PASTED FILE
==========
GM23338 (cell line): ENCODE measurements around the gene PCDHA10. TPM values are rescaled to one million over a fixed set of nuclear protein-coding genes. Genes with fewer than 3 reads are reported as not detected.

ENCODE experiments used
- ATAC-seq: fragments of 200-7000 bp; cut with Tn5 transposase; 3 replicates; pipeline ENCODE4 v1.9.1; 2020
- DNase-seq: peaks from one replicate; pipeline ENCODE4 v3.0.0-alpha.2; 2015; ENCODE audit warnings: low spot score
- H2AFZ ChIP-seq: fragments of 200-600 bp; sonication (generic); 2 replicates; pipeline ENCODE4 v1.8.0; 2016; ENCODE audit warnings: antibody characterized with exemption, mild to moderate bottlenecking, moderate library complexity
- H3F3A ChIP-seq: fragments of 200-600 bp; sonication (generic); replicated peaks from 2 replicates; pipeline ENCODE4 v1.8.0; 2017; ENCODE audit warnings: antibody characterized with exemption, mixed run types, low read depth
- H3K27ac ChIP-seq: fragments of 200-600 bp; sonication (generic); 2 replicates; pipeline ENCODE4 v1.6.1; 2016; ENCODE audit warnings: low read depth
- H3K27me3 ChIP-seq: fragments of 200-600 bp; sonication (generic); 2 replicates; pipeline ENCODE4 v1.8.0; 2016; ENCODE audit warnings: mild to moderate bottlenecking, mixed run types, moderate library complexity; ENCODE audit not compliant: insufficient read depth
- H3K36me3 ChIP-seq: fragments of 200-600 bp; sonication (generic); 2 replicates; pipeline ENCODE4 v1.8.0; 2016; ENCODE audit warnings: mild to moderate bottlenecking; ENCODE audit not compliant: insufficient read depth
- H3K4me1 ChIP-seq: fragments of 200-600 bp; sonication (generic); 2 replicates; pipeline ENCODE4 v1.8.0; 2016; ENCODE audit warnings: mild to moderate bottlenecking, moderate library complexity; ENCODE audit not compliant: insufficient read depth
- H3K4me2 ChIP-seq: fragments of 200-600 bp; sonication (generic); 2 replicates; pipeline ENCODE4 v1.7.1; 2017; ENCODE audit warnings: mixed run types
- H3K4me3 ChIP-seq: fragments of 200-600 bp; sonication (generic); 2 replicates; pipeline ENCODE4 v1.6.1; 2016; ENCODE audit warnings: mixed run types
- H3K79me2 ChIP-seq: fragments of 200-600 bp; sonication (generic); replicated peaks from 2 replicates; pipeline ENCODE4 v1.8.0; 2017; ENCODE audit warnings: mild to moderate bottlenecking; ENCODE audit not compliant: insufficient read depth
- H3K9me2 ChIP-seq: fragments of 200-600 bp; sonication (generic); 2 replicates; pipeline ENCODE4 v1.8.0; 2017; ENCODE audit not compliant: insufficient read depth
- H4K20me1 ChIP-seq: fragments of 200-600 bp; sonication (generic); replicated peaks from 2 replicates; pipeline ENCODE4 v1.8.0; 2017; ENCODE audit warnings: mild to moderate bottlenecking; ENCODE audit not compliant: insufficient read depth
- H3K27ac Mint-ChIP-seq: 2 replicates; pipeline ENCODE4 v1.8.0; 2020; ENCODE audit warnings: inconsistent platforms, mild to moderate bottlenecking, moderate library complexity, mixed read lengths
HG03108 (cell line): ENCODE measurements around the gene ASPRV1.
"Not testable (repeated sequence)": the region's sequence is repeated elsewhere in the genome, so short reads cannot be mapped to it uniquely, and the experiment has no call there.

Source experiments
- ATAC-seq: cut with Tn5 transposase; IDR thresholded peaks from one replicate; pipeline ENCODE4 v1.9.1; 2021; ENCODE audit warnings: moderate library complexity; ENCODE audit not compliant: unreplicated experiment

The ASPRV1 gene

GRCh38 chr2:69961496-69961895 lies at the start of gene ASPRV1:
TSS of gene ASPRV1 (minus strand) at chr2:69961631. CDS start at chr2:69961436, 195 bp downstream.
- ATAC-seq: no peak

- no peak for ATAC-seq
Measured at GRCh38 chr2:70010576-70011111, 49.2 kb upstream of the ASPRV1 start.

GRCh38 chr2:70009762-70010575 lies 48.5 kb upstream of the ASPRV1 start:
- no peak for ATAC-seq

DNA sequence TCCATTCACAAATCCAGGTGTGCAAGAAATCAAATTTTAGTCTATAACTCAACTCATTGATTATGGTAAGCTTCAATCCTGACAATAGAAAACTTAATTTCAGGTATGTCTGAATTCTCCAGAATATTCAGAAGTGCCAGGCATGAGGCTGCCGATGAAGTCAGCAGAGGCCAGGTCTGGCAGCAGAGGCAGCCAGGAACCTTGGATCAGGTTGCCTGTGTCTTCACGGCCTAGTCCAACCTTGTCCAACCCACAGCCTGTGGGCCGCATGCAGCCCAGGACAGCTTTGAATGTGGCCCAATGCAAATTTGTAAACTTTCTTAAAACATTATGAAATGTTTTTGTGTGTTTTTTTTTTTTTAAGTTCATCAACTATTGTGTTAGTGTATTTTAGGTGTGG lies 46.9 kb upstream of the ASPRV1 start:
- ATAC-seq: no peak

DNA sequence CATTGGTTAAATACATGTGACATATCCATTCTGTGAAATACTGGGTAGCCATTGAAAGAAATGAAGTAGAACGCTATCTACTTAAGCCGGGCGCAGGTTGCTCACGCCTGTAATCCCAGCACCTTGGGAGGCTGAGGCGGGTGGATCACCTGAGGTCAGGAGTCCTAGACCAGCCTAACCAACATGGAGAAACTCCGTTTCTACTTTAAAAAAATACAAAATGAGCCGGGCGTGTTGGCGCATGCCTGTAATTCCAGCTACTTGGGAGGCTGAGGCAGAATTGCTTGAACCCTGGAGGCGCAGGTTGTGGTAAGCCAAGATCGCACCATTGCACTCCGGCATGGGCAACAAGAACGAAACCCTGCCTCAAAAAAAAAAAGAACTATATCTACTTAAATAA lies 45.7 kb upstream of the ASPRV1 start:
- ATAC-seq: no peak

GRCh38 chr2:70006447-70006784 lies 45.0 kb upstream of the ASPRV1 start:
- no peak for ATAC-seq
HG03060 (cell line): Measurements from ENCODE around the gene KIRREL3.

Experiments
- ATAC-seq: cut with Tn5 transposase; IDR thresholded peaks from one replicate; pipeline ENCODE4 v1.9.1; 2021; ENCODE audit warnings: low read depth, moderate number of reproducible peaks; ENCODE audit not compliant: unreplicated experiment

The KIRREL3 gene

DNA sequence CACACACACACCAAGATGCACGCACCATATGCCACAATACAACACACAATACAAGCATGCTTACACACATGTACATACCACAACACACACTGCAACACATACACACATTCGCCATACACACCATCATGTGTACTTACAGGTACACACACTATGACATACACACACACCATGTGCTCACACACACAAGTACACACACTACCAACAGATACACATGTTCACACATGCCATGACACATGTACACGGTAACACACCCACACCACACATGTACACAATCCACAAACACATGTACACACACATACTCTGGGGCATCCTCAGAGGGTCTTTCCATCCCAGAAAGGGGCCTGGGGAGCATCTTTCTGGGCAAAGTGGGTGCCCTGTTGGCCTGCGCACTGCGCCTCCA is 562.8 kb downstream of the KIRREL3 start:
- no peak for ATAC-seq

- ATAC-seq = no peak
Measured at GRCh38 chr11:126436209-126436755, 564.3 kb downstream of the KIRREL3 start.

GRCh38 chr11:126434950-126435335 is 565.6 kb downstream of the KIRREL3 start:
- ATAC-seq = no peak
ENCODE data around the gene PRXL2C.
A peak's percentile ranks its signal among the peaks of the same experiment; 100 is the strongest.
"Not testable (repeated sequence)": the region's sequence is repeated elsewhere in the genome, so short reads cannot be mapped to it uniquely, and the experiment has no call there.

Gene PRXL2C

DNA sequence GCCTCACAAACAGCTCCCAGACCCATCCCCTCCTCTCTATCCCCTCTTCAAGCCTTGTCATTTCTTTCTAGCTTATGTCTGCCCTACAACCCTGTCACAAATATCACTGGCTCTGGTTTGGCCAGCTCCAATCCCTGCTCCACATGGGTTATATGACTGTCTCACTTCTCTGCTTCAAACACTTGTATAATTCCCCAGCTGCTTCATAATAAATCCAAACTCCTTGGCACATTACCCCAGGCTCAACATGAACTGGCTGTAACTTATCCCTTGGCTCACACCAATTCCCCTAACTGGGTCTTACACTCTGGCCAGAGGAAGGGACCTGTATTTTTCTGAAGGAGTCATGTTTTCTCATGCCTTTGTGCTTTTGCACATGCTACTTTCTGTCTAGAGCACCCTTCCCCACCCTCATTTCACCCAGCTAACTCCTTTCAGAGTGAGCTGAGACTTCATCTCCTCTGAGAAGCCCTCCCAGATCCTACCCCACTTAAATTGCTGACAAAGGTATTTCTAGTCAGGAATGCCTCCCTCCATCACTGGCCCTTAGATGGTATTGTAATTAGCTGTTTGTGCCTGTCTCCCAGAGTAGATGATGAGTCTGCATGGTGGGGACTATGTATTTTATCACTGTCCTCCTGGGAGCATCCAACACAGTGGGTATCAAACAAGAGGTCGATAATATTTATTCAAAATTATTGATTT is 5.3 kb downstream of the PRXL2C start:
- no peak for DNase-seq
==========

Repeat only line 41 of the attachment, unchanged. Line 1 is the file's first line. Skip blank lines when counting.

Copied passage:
- ATAC-seq = no peak